Saturday, February 20, 2010
Jack Fichter reports on new Convention Hall
Jack Fichter of the Cape May County Herald
has an update on a meeting in Cape May to discuss the potential new Convetion Hall (and P.S., sorry about failing to update yesterday, work sucked up the whole day). Anwyay, here's Jack's story, which you can read HERE or here:
CAPE MAY – City Hall auditorium was packed for a special town meeting Feb. 19 on the new Convention Hall with a full audience and a full dais of architects, construction managers and faculty from Temple University School of Tourism and Hospitality Management.
Martin Kimmel, principal and architect with Kimmel Bogrette told city council and the crowd of Cape May regulars of changes made to the designs presented last fall in order to receive a CAFRA (Coastal Area Facilities Review Act) permit from the state Department of Environmental Protection. Those included:
• Moving Convention Hall 24-feet forward off the beach towards Beach Avenue.
• A redesign of the Promenade in front of hall which will jut out towards Beach Avenue.
• Parking spaces removed from Beach Avenue in front of hall.
• Stairs and ramps align with crosswalks on Beach Avenue.
• Landscape added to seawall, Promenade area
• Doubled amount of restrooms in hall.
• Emergency vehicle access ramp to top of seawall.
• Hall will be surrounded by wooden boardwalk on three sides rather than concrete.
• Size of catering kitchen doubled.
• Glass wall behind stage area will not open but be stationery with two sets of double doors to beach.
• Retail store and restaurant space remains the same.
The facility will be green with both solar panels and geothermal climate control. Kimmel said the inside of the hall has had very few design changes.
He said the interior would be extremely flexible hosting everything from roller skating to musical events to conventions. The main hall can be divided into two spaces to host two events simultaneously. The second floor will have three meeting rooms.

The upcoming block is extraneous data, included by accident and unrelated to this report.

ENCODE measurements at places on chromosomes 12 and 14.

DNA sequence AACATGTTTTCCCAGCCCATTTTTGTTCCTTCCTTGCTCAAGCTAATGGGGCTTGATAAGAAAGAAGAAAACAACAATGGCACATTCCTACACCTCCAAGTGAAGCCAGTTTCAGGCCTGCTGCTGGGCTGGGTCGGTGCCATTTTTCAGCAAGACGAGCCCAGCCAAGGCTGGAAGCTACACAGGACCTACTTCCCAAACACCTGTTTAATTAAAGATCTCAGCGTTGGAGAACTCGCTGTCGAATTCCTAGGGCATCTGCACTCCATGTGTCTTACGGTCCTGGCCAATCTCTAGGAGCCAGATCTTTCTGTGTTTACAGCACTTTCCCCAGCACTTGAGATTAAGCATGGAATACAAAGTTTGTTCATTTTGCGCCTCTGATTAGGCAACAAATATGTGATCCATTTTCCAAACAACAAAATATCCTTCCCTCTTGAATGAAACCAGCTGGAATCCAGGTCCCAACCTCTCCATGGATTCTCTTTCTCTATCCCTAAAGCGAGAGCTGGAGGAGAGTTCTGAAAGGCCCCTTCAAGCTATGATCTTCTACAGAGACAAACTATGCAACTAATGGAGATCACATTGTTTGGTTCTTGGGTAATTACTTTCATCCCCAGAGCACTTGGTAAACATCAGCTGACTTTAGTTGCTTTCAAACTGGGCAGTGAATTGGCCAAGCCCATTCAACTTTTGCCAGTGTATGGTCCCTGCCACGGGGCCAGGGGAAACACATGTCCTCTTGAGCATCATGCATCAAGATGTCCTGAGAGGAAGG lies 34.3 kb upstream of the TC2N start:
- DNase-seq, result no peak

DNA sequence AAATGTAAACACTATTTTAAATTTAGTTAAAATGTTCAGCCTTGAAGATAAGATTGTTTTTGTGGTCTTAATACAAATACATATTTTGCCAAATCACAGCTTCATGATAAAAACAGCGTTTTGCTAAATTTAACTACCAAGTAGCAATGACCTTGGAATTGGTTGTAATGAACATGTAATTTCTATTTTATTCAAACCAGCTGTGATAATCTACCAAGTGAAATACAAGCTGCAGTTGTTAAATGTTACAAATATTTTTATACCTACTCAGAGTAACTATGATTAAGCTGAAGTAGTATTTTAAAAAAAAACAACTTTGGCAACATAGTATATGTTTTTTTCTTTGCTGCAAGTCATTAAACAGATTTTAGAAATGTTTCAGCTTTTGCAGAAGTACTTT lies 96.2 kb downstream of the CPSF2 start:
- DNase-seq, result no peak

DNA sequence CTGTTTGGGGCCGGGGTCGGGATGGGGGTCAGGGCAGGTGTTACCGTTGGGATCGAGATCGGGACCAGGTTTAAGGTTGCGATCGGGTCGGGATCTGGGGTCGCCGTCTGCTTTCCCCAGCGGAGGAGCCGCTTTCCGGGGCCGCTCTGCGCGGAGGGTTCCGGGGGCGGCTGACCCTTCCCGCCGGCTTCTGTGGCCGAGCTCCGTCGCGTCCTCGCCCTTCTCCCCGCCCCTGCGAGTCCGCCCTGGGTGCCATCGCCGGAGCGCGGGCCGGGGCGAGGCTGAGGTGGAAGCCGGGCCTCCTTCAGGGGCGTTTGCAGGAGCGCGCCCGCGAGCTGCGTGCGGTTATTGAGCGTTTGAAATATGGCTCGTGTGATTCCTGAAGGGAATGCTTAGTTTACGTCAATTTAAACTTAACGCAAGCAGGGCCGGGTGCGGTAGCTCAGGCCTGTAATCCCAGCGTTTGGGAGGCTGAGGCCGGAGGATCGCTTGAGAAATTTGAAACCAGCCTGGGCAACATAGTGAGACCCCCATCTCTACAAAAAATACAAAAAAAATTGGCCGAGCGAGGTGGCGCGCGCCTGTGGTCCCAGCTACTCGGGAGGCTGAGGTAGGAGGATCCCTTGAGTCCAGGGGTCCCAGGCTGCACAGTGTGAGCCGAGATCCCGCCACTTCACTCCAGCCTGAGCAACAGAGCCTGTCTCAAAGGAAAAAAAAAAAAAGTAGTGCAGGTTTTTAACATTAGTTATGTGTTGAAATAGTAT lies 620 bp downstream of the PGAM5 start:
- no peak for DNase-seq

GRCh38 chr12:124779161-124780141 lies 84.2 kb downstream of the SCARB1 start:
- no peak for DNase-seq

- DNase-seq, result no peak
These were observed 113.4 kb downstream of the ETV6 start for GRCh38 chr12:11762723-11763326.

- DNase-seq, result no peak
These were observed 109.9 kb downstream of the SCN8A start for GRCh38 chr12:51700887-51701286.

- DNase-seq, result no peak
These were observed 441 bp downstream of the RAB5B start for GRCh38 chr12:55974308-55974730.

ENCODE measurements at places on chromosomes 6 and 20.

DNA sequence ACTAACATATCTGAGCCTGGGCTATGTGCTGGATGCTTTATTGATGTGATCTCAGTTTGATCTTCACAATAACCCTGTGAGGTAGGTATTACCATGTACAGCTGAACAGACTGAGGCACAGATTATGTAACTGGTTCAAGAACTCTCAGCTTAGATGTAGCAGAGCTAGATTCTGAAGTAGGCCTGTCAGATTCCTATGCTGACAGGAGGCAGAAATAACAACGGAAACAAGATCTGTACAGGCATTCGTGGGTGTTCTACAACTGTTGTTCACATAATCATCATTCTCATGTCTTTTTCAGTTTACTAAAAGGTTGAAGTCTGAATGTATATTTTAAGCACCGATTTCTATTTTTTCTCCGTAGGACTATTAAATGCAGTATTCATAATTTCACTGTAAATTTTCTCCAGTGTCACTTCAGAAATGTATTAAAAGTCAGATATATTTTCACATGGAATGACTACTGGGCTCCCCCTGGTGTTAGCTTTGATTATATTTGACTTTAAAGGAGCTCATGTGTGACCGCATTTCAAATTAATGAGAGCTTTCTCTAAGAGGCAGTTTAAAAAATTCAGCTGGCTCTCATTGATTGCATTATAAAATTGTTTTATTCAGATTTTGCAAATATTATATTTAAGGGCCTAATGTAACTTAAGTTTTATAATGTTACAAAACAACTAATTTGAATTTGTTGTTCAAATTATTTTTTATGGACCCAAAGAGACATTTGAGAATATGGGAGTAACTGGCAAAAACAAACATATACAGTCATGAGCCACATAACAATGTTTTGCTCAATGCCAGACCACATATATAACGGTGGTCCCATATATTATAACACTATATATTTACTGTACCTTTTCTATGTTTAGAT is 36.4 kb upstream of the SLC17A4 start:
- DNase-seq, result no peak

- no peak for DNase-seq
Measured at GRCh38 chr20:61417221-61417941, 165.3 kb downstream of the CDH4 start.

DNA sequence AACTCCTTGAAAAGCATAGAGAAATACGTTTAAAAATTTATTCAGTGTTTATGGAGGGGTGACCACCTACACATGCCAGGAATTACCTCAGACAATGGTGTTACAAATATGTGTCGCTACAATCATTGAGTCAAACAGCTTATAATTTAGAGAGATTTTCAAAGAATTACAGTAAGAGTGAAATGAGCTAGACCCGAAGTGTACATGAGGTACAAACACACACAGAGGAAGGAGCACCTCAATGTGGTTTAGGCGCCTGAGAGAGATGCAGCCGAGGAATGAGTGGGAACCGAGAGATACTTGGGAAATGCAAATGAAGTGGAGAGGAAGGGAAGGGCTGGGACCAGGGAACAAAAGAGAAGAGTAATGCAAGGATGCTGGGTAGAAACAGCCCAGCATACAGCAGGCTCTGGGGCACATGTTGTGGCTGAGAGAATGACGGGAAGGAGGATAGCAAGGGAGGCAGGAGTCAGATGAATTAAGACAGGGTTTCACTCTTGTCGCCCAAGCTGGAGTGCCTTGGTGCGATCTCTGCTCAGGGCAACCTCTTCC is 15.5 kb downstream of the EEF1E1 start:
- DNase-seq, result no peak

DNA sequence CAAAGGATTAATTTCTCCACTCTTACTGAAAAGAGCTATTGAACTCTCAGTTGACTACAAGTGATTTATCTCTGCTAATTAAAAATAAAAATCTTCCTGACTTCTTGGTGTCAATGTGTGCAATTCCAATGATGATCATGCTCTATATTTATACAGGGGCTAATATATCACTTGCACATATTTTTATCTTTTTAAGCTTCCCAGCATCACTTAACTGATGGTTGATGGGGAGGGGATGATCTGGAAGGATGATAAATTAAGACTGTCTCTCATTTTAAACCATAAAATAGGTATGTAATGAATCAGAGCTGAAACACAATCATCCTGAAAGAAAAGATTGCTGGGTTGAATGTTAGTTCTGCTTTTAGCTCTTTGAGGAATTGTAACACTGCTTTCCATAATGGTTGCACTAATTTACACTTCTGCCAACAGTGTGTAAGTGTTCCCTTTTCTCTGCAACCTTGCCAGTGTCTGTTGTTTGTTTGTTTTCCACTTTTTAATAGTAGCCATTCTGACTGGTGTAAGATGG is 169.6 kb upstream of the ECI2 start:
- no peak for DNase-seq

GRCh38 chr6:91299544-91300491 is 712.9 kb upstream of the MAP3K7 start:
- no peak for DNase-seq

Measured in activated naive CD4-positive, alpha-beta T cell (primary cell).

Kimmel said the roof would accommodate heavy snowfall. The hall will have a long span, deep steel truss system. Solar panels on the roof will produce between 80 to 90 kilowatts with power sold back to the grid when the hall is not in use.
Glass in the hall should withstand winds to 135 miles per hour. Kimmel said the building will use laminated, tempered glass designed to withstand a two by four shot at it at 90 miles per hour.
Mayor Edward J. Mahaney Jr. said council is considering converting the former Oasis and Ricker’s stores on the Promenade into restroom and changing facilities for beachgoers rather than have sandy footprints throughout the new hall from those coming off the beach to use restrooms inside.
Resident Jack Wichterman asked if a $10.5 million bond issue passed for the new Convention Hall 15 months ago would cover the expenses. Mahaney said bids would be opened March 18 at 2 p.m. at City Hall. He said he believed the bond would cover the cost taking into account the depressed construction mark.
Hunter Roberts Construction Group has been serving as consultants for construction management. Steve Markley, director of estimating, said the current Convention Hall suffered from an eroding concrete structure and was collapsing. He said rusting steel was expanding inside concrete and “ripping itself apart.” Reinforcement in the new Convention Hall will not be subject to corrosion by using an epoxy coating with an additive in the concrete called DCI to keep it from being permeable.
“We see this as a 14-month project,” said Markley. “We want to be open May 27, 2011 for the Memorial Day Weekend."
He said work needs to start in April.
“You are buying this construction at the best time in the last 15-20 years,” said Markley. “The market is at the absolute bottom.”
He said he did not expect change orders for the project which he termed as “relatively simple.”
Dan Dirscherl, senior vice president and general manager of Hunter Roberts, predicted 20-25 bids from construction firms for the project. He confirmed that prices of building materials were priced at a five year low.
The construction site will have cranes and rigs for drilling piles and geothermal wells down to 400 feet. The next phase will be steel erection followed by installation of pre-cast wall panels with a track-mounted crane, said Dirscherl.
The site will be fenced off with concrete barriers. The Promenade area in front of the new hall will be demolished during the construction.